The Story Teller

POST CARDS FROM THE MUSE

The Story Teller

By Nandy Ekle

Last Friday I promised to carry on with the subject of point of view. And this certainly goes along with that. In researching exactly what I want to say I came to realize that for your story to be effective, you have to make some decisions before you ever put a word on paper. One one the most important decisions to be made is who is telling this story. This is a very important choice because it can make or break your story.

Last week I defined the different point of view. And I really think some genres work better with certain types of viewpoint better.

the romance genre works better with a third person POV, which is the female character and the male character. If you love romance stories, you probably want to know what she thinks and perceives, and you probably want to know the same about the male character. Because you know what the two main characters are seeing, thinking, feeling, wanting, you can understand their dilemmas, and why they fight against their relationship, even though everything in the world says they should be together. However, if there are more points of view than those two, you might get lost in who the main characters are and what their goals are.

Thrillers and suspense are two other genres you might want to limit your number of points of view. These two types of stories work on building up a mystery and then the answer explodes. Sometimes the reader knows what’s going on, sometimes they are as surprised as the characters. And that “punched in the gut” feeling is what this audience of readers crave. So if this is what you’re writing, more than a couple of heads becomes too much to deal with while also trying to hold on the chain of events and the list of characters.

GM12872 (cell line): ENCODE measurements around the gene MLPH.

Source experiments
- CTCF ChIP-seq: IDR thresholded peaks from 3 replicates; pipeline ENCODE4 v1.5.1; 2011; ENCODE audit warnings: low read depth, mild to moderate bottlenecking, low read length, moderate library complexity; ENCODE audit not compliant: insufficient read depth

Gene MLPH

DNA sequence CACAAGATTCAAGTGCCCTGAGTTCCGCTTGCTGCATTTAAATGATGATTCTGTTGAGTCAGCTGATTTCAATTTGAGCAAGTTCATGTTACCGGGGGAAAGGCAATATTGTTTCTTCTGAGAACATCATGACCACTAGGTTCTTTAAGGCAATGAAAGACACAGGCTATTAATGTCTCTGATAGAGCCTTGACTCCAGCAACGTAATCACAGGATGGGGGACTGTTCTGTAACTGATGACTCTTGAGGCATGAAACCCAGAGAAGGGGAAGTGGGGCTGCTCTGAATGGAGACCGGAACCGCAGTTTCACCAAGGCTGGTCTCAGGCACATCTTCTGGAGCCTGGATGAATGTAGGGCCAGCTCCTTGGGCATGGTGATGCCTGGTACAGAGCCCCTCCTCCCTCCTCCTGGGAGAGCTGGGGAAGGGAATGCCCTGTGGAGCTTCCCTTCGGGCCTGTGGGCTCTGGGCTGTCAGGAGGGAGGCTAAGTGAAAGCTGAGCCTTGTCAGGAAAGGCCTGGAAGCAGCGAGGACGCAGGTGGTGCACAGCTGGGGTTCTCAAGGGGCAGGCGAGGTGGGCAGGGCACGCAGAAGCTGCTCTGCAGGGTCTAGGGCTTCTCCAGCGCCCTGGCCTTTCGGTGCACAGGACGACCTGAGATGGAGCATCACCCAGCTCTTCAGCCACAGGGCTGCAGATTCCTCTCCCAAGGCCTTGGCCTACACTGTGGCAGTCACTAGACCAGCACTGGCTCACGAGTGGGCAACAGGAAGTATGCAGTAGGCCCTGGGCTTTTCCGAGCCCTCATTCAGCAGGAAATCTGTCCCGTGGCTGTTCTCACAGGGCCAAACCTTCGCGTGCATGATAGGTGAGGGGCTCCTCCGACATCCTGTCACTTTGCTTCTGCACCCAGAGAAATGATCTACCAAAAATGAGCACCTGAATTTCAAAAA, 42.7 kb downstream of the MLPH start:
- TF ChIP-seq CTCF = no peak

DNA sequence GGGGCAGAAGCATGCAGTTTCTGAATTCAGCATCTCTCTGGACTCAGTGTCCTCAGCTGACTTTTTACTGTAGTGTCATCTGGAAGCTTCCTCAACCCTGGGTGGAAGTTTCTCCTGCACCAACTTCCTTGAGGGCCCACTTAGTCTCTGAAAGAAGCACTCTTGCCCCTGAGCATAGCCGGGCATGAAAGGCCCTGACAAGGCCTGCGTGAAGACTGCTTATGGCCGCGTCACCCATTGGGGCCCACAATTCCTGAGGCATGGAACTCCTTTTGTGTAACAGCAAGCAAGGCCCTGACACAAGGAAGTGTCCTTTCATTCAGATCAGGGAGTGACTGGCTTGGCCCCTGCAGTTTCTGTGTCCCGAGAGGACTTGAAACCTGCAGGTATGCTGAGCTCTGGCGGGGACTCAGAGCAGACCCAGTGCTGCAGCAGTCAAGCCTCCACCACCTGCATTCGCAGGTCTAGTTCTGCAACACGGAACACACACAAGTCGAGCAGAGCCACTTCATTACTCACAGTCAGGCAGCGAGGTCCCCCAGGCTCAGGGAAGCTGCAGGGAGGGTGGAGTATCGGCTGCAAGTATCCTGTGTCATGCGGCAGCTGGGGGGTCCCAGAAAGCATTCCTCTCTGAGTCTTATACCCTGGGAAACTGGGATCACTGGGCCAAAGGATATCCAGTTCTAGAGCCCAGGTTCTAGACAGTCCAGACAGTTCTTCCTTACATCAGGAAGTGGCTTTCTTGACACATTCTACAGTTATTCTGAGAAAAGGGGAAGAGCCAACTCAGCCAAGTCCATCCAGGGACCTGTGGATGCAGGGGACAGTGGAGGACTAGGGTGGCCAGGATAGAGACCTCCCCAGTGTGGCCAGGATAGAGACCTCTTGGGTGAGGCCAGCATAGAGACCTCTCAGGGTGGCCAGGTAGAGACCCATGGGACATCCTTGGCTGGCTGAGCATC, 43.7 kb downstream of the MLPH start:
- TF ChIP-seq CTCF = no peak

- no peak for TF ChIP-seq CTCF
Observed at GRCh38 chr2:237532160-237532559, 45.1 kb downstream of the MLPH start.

Mysteries are a little different from the thriller/suspense genre. And sometimes the main character (and the reader by proxy), experience the events at the same time. This creates a very satisfying puzzle for the readers. This is why the first person, and the limited third person POV work best in this genre.

Next week we’ll look at a few of the other genres and points of view.

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